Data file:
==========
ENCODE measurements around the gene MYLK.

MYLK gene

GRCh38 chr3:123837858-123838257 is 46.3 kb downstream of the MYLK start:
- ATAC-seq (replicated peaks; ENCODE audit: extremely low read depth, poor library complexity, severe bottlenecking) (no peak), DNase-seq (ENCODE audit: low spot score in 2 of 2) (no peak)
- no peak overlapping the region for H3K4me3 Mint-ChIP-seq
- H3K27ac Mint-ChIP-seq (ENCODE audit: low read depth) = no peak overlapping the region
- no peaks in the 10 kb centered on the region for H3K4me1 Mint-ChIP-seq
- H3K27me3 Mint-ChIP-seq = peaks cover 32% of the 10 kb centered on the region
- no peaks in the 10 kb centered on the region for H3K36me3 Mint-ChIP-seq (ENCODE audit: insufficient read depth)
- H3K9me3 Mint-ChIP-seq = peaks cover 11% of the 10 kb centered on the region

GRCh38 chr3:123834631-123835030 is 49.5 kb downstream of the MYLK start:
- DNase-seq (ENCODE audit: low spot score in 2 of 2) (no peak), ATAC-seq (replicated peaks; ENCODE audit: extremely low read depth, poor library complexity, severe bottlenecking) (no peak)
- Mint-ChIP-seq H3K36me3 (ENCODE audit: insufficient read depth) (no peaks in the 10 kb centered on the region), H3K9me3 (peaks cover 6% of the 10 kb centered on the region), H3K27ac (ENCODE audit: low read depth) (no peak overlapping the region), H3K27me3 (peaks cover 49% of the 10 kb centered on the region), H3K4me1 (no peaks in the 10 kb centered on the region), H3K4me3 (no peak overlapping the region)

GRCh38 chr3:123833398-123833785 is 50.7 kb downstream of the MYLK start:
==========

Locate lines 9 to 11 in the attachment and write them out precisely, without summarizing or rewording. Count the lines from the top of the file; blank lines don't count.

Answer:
- no peaks in the 10 kb centered on the region for H3K36me3 Mint-ChIP-seq (ENCODE audit: insufficient read depth)
- H3K9me3 Mint-ChIP-seq = peaks cover 11% of the 10 kb centered on the region

GRCh38 chr3:123834631-123835030 is 49.5 kb downstream of the MYLK start: